rich in historical complexity. The ‘thug’ in the work’s title references a mythical cult of Indian murderers who became a pretext for predictive policing during the British colonial rule with lasting effects in the contemporary world.
The ‘Exposing Territories’ programme assembled by de Witt deepens and extends re lections of racism, history, archiving and memory. Critic and artist Morgan Quaintance’s Missing Time, 2019, is one of his most convincing and resolved moving-image works, seamlessly fusing a case of alien abduction with issues around Britain’s colonial history in Kenya and the forgetting that engulfs it. Onyeka Igwe’s No Archive Can Restore You offers a glimpse at a rotting ilm archive in Nigeria, with ilm reels lost to mounds of dust and chemical degradation (Pro ile AM439). Miranda Pennell’s Strange Object continues her previous archival-essayistic ilm work, this time exploring the connections between the imaging technologies of aerial photography and the disembodied violence of modern warfare. Here, early RAF images of Somaliland a hundred years ago both document sites of resistance by the forces of Mohammed Abdullah Hassan and map out their destruction from above by the British colonial forces.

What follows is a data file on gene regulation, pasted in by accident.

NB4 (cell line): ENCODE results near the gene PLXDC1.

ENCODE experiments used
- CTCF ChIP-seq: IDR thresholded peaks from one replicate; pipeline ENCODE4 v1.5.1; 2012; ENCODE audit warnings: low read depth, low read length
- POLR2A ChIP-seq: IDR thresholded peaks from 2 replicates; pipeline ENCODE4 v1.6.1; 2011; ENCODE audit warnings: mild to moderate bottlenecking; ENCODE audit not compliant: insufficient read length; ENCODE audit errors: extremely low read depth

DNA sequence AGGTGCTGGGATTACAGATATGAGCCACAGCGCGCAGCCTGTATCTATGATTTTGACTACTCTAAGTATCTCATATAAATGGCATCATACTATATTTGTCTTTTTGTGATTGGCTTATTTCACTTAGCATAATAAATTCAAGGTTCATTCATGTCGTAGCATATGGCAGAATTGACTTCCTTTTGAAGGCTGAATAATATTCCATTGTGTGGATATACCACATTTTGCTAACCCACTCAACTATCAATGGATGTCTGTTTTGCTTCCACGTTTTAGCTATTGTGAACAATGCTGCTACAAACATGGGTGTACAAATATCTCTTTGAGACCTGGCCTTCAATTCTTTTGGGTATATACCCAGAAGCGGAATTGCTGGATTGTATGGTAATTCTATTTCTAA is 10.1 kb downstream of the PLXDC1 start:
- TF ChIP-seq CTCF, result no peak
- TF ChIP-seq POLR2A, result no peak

Curated by Perks, the ‘Speculative Futures’ programme continues her wider curatorial work on socio-political issues of affect, desire and performance. ‘Speculative Futures’ is described in the online press blurb as consisting of works that ‘have a stake in this planet and demand a request for a better tomorrow’. High ambitions indeed. One focus here is the voices of youth in rethinking the future, notably in Stanya Kahn’s No Go Backs, which centres on the past, present and future ecological crises of California, and Matt Hulse’s Sound for the Future, which explores the ilmmakers’ youthful non-career in The Hippies, the band he formed with his siblings in the late 1970s. The latter is hardly as radical as the rest of the programme aspires to be, but it does hint at gentler forms of performative resistance. Mikhail Karikis’s Ferocious Love centres on a group of young adults in a postapocalyptic future, all ilmed in a style I can best describe as Brechtian BBC, with stilted performances and mise-en-scene that foreground the textual above the dramaturgical. Less successful in the exploration of youth’s destabilising or resistance forces was Down There The Sea Folk Live, Stan Greengrass’ somewhat literal video on transgender performance, and Gaby Sahhar’s atomised urban-noir Truth and Kinship.